6 Steps to Ensure Your Marketing Funnel is Always Full

6 Steps to Ensure Your Marketing Funnel is Always Full

How do you determine the overall health of your company? Using a sales funnel, which is a useful visual representation of the stages required to sell your product or service, is arguably one of the most insightful and powerful ways to view your organization’s health. Once a company understands the workings of the sales funnel they can analyze, and manage their own version of the funnel.

In a sales funnel you can identify which stages are required in your company in order to complete a sale. You can apply the location of each of your prospects and where they are in your funnel so you can manage a portfolio of company's sales opportunities. It is important to remove the barriers holding this prospect from moving along the funnels path. You need to know how long the conversion rate is, for this prospect, in each stage, so that you know how effective your sales and marketing goals (and funnels) are fairing for that prospect.

If you truly want to get the most out of your sales funnel, use the following six steps that will ensure funnel coverage to meet your company’s goals.

1. Define the Stages of Your Sales & Marketing Funnel

The first step is to create “a unified picture of the funnel and standard definitions of each stage in the process” so that both your sales and marketing teams are on the same page, says Pamela Vaughan on HubSpot. This can be accomplished by defining the stages of your funnel as follows;

  • Understand Lead Quality. Vaughan says that you need to focus on the definition of a Marketing Qualified Lead (MQL) since this is “the crucial handoff point between marketing and sales.” Pay attention to factors such as if the lead is a good fit for your company and if they’re interested.
  • Implement Lead Scoring. By using “a lead scoring or lead grading program that relies on data from your closed-loop analysis” who can “determine the importance of different activities.” When doing this task, examine behavioral history, patterns, list of activities, and calculate the average closing rates.

2. Know Where Traffic is Coming From

Regardless of your industry or specific sales funnel, the top of the funnel should always begin with attracting your audience and knowing where they are coming from. A practical content marketing strategy should include writing blog posts, being active on social media, reaching out to influencers, guest blogging, and even the release of traditional public relations tactics.

According to Sherice Jacob of Crazy Egg, “Many marketers track their ROI in terms of the amount of traffic they’re getting, but that only tells part of the story.” Jacob adds, “More traffic doesn’t automatically mean more conversions. You’ll need to look beyond the raw numbers to determine just how many people are engaging with your content to begin with.”

To solve this problem, determine where your traffic is coming from. “Concentrate on areas most conducive to driving conversions. What kind of content seems to resonate best with them?” suggests Jacob. “Measure engagement by other means, such as comments, shares, time on site and number of pages visited. This demonstrates that your content is being found and being read.”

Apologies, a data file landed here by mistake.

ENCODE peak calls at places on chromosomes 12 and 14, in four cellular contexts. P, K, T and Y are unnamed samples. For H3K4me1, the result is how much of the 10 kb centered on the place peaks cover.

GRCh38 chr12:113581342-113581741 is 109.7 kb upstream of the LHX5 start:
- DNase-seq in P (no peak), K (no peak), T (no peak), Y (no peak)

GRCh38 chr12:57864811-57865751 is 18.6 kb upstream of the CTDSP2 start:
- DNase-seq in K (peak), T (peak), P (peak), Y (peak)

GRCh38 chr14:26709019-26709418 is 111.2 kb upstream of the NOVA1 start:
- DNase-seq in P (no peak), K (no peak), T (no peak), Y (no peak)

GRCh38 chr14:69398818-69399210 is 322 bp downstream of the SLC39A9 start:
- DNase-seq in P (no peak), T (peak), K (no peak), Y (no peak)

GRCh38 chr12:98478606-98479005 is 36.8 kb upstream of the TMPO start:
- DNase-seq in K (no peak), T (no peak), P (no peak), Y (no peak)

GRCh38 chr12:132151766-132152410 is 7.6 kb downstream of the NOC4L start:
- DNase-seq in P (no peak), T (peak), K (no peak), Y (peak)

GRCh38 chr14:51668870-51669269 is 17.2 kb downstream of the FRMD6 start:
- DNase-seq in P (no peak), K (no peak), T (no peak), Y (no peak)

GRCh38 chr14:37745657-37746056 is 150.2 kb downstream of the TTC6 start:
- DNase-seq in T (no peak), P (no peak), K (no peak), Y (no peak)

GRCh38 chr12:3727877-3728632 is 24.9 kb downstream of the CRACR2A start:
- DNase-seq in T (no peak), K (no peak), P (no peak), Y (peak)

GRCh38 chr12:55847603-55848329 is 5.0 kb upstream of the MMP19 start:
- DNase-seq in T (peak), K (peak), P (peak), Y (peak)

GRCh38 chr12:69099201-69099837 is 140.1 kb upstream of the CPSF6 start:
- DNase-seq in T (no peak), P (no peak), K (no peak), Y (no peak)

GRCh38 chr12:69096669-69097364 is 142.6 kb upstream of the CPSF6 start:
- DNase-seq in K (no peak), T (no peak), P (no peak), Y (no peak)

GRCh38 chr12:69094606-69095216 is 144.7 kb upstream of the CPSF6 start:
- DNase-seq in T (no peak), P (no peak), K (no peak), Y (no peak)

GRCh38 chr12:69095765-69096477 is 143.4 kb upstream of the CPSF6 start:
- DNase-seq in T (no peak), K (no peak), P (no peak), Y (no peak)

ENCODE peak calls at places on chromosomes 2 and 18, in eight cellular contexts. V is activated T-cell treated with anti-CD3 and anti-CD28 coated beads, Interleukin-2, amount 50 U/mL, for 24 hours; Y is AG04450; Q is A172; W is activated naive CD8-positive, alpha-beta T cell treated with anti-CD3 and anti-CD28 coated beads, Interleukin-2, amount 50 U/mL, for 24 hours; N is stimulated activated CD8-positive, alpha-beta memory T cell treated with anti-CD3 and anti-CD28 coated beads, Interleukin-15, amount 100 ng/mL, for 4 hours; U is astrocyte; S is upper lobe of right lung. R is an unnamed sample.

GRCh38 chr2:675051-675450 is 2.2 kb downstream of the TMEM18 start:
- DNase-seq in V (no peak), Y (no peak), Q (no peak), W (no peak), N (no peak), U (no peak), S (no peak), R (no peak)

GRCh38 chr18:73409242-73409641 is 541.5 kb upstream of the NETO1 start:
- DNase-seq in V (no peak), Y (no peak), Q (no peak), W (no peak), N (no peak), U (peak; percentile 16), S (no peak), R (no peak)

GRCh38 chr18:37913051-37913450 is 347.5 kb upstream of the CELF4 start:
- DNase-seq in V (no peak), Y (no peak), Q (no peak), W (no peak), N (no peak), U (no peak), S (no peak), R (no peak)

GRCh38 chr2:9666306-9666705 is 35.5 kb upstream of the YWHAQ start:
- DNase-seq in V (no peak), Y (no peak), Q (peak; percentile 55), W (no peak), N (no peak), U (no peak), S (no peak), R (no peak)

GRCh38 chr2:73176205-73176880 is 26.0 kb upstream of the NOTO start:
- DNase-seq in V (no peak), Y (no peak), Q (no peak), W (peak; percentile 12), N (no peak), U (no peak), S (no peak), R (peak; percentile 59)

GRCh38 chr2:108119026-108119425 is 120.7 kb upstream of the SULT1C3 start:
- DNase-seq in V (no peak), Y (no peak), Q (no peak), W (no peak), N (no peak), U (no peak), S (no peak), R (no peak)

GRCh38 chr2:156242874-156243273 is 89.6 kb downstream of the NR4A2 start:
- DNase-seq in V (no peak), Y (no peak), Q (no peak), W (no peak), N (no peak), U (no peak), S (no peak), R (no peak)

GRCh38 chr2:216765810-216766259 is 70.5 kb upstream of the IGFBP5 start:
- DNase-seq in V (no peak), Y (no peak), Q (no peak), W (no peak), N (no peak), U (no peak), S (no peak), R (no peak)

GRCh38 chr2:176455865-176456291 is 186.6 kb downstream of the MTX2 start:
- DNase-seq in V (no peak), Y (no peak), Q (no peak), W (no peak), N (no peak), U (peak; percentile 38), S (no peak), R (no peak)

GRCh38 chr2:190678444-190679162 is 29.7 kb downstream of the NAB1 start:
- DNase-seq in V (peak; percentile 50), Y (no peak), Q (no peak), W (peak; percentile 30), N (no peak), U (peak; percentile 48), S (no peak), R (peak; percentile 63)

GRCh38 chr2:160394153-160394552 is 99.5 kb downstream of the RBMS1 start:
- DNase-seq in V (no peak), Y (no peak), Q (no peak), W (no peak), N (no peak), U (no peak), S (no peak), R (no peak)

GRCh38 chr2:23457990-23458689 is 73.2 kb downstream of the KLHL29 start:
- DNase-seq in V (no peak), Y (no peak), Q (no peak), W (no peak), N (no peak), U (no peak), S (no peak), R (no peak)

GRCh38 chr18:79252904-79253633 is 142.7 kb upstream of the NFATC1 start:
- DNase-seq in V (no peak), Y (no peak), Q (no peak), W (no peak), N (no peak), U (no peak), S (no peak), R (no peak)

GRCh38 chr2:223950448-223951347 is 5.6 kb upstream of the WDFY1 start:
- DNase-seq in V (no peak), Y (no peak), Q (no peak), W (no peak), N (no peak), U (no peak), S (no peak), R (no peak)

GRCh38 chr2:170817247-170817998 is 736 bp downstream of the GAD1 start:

3. Keep Your Audience Engaged

As Jacob says, “Creating content isn’t so much of an issue it’s making the content engaging that marketers struggle with.” When creating content, focus on these three main points of why a prospect may not take action;

  • They don’t need it right now.
  • They don’t have the money for it right now.
  • They don’t trust you at the moment.

To fix this problem, develop content that is visual and shared across multiple channels. Don’t forget to respond to comments and highlight any reviews or mentions that your brand has received.

Besides content, you’ll also need to implement the following methods to keep your audience engaged;

  • A landing page that addresses a customer’s pain points.
  • Strong and clear calls-to-action on every page of your site.
  • Easy-to-find forms so that customers can contact you or leave comments.

4. Disqualify Leads

Phill Keene says on TinderBox, having “a knack for disqualification demonstrates a deeper understanding of your ideal buyer and a mindfulness of your time as well as theirs.”

Keene recommends that you start disqualifying leads by sorting them into “buckets.” He adds, “Start with leads that have the highest likelihood of closing, then work your way toward the ones with the lowest chance of closing, with multiple buckets in between.” This prevents you from wasting time on a lead that you won’t be able to sell to - so you can focus on reaching the lead who is a more likely buyer by sending them targeted emails and content.

In an article for Sales Hacker, Keene also says that you ultimately need to find out why they didn’t show interest in your company. Was it the wrong message, price, “market immaturity, or a too-long product implementation schedule?” Listen to your customers by reading their emails and monitoring social media to get to the bottom of this.

5. Track Effectiveness of Handoffs and Each Stage of Opportunities

Keep in contact with your team regarding the how they transfer ownership of a prospect and implement a documentation system so that you avoid redundancy.

No matter which stage of the sales process you are in, always make sure that you have established clear and actionable goals that can guide your team in the direction you wish to take your leads and then you can start to track conversations.


About the Author

John Rampton is an entrepreneur, investor, online marketing guru and startup enthusiast. He is founder of the online payments company Due.

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